Intelligence is often defined as a measure of general mental ability. Of the standardized intelligence tests, those developed by David Wechsler are among those most widely used. Wechsler defined intelligence as “the global capacity to act purposefully, to think rationally, and to deal effectively with the environment.” While psychologists generally agree with this definition, they don’t agree on the operational definition of intelligence (that is, a statement of the procedures to be used to precisely define the variable to be measured) or how to accomplish its measurement.
Test Construction- To be useful must use established criteria of standardization, reliability, and validity
Standardization – process of making uniform and objective both testing procedures and scoring procedures in order to obtain meaningful scores.
Reliability – refers to the consistency of results. Different types:
- test and retest reliability – comparison of original test scores with retest scores
- alternate form reliability – comparison of scores obtained on alternate forms of a test
- split-half reliability – comparison of scores obtained on two halves of tests
Validity – refers to the extent that a test measures what it is supposed to measure. Types include:
- content validity – the extent to which a test reflects a sample of the behavior to be measured
- predictive validity – the extent to which a test can predict a person’s behavior in another situation
- face validity – how appropriate a test ‘appears’ to be, just from the way the items read
- construct validity – how well a test assesses the construct for which it was designed
- concurrent validity – how well the results of a test agree with those of a new test or a different form of the test measuring for the same construct
Measures of Intelligence. Several individual tests have been used to test intelligence.
The Binet-Simon intelligence scale, Developed by Frenchmean Alfred Binet, was administered to children to evaluate their performance (mental age) at a given chronological age, this measure called a mental quotient, was used to evaluate a child’s learning potential.
Lewis Terman of Stanford University revised the Binet scale, called the Stanford-Binet intelligence scale, it introduced the concept of intelligence quotient David Wechsler developed the WAIS and the WISC, the revised forms of these tests are still widely used. They contain two subscales, verbal and performance.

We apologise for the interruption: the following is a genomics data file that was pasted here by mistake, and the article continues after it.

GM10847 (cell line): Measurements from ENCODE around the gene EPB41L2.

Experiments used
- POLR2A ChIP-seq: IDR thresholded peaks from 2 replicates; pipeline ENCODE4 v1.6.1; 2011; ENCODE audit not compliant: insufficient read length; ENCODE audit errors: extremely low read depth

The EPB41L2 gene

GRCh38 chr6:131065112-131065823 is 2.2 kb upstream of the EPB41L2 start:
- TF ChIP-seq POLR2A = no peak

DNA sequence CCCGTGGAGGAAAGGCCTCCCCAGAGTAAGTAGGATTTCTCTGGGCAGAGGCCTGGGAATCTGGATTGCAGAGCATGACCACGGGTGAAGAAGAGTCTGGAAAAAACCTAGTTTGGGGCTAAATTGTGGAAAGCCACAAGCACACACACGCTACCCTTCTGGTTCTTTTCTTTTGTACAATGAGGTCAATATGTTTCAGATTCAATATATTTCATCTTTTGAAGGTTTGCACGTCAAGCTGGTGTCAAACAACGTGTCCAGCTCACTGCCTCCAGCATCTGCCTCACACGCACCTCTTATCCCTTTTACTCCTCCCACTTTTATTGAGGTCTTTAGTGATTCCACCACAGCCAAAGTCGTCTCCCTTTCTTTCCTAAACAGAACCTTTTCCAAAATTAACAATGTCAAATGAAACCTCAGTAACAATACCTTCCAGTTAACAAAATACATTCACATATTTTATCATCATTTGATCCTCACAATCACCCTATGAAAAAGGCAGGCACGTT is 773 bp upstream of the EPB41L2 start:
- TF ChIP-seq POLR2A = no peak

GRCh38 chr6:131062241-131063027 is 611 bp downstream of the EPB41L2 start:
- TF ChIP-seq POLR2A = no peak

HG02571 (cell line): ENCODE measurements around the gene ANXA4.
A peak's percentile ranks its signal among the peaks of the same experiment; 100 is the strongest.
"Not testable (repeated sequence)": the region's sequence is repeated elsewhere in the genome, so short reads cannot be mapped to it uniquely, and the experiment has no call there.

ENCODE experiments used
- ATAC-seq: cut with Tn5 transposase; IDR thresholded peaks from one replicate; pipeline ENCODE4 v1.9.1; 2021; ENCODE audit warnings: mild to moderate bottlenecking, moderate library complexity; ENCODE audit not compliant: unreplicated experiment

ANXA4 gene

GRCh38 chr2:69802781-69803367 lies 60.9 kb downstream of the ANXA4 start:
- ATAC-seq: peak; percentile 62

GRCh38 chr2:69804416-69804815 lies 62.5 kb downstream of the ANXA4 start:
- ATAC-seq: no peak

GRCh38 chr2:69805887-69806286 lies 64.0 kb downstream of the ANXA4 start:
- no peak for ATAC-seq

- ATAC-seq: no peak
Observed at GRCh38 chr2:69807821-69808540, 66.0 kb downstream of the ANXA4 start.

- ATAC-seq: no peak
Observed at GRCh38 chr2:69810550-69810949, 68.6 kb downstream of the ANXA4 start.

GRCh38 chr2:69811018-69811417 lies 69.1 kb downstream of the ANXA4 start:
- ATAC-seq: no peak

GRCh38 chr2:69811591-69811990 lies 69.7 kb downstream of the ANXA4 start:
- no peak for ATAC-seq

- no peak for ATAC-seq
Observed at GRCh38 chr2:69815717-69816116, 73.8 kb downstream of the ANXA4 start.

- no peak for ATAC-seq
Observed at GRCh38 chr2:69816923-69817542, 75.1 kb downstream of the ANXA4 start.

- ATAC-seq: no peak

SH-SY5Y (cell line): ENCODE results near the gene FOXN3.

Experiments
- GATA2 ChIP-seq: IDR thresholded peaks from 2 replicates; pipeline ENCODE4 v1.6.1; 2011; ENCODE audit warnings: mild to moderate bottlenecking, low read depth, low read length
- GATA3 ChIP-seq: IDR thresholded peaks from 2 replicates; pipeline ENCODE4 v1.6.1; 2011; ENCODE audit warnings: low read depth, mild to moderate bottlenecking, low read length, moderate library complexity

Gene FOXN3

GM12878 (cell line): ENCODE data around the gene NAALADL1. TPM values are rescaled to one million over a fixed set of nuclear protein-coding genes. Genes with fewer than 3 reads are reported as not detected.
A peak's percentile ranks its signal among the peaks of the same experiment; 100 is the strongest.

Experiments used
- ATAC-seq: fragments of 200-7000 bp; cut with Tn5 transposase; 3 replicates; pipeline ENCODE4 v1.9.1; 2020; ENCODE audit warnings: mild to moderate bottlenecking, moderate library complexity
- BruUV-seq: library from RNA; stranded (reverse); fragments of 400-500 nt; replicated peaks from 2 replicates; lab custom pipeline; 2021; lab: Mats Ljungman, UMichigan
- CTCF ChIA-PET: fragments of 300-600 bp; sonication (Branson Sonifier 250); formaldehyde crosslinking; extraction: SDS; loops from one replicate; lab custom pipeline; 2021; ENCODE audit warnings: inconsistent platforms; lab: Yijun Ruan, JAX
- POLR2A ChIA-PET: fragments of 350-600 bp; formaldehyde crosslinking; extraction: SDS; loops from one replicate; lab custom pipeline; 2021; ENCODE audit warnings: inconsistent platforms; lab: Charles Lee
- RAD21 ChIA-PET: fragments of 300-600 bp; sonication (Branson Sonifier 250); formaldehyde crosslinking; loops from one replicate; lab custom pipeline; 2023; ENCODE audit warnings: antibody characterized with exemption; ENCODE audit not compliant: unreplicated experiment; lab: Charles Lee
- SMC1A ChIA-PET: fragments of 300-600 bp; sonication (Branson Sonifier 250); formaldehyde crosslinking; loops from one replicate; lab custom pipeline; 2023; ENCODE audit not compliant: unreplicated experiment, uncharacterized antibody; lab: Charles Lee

Tests of aptitude and achievement. Group tests, like the SAT measure aptitude, or the capacity to learn and achievement, what has been learned.
Ranges of intelligence scores. The two extremes of levels of intellectual functioning are known as developmentally disabled and gifted.
Those identified as mentally retarded or developmentally disabled have IQ scores of 70 or below. Mild (50-70), moderate (35-50), severe (20-35), profound (below 20). Causes include Down syndrome, a genetic disorder; phenylketonuria, a metabolic disorder; and developmental disability due to anoxia (lack of oxygen) during gestation.
The gifted usually fall within the upper 2% to 3% of the IQ score distribution (between 130 and 145). Louis Terman’s study of the gifted found they possess high IQ but also superior potential in any of six areas; general intelligence, specific aptitudes, creativity, leadership, performing arts, and athletics.
Other concepts of intelligence-
Spearman’s two-factor theory. Charles Spearman believed intelligence was made up of two components; a g-factor (general intelligence) and s-factors (a collection of specific cognitive intellectual skills)
Thurstone’s primary mental abilities. L.L. Thurstone proposed seven categories of primary mental abilities: verbal comprehension, number, spatial relations, perceptual speed, word fluency, memory, inductive reasoning or general reasoning. Each ability could be measured separately and the sum composes intelligence.
Guilford’s three-dimensional model. Proposed three dimensions of mental ability:
- operations- the act of thinking
- contents – the terms used in thinking
- products of thinking – ideas
Each dimension is subdivided and the combinations can lead to over 100 separate factors.